The origins of Piazzale Augusto Imperatore in a Fascist master plan, and its being carved out of a thick and dense part of the city, raises an interesting design question for Museo dell’Ara Pacis: since not only the location of the altar and the precedent of having a building to house it were Mussolini’s decisions but also even the fact that a piazza is there to house it in the first place, when does the contextual argument stop being spatial and start being temporal? One of the main criticisms for Richard Meier’s museum (while deliberately ignoring larger political issues that may be at play) is that, stylistically, it is an extracontextual construction; the palette is too cold, the decoration too spare, et cetera. But is it not perhaps also the case that, stylistically and functionally, it is being considered entirely within the wrong context?
Invoking some willful reductionism: there really isn’t that much of a difference between the original, designed by Vittorio Morpurgo, and the current: both are, essentially, glass boxes that serve to enclose the altar and protect it from the elements. Of course, the program is simple, but the spaces don’t have to be. The problem may lay in the choice of architect: Italian Fascist architecture is noted for its lack of adornment, ostentatiousness, and rational principles (there are some brilliant examples bordering Piazzale Augusto Imperatore). Richard Meier’s architecture is similarly noted for its lack of adornment, ostentatiousness, and rational principles.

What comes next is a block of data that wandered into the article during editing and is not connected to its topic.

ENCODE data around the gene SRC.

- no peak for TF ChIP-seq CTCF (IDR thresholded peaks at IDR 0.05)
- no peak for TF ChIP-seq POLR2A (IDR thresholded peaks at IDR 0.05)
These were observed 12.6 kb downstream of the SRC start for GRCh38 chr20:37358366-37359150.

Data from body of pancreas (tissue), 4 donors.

The real contextual problem isn’t the colors, or the fact that it is Spartan in adornment, or that it lacks pomp and grandiosity – it is that, although Meier was commissioned by then-Mayor of Rome and liberal Francesco Rutelli, he proceeded to build another Fascist building in the center of Rome. There is nothing inherently “wrong” with fascist architecture; many fascist works are in fact well-receivedi, e.g. the buildings of Giuseppe Terragni famously championed by Peter Eisenman. However, maybe the temporal association isn’t the greatest for a major Roman monument?
On the other hand, it may be the perfect association – after all, the altar is only there because Mussolini moved it. He aligned himself with Augustus, another man of power who had considerable influence on the Roman fabbrica della cittàii, who had the altar created in the first place specifically to celebrate the peace that war brought. Similarly, Italy’s engagement in World War II was in part influenced by imperial ambitions of the fascist regime, which sought to restore a “Roman Empire” in the Mediterranean region. Presumably, this would also bring peace, or at least respite from what is remembered as the most dramatic war in modern history. Whether Italian military ambitions were justified or not, it would be remiss to not address this important period of Italian history.
It is a little absurd to suggest that Meier had in mind the idea to generate controversy with a major landmark design as a sort of performance art masquerading as architecture in order to frame the entire debacle as commentary on Italians’ relationship with their past, but it is an interesting thing to consider. After all, there is room enough in the world for argument.
iAlthough always with an amusing rush to explain that “While this reviewer disagrees with fascist policy…”
iiAugustus is famously the emperor that “found Rome a city of brick and left it a city of marble”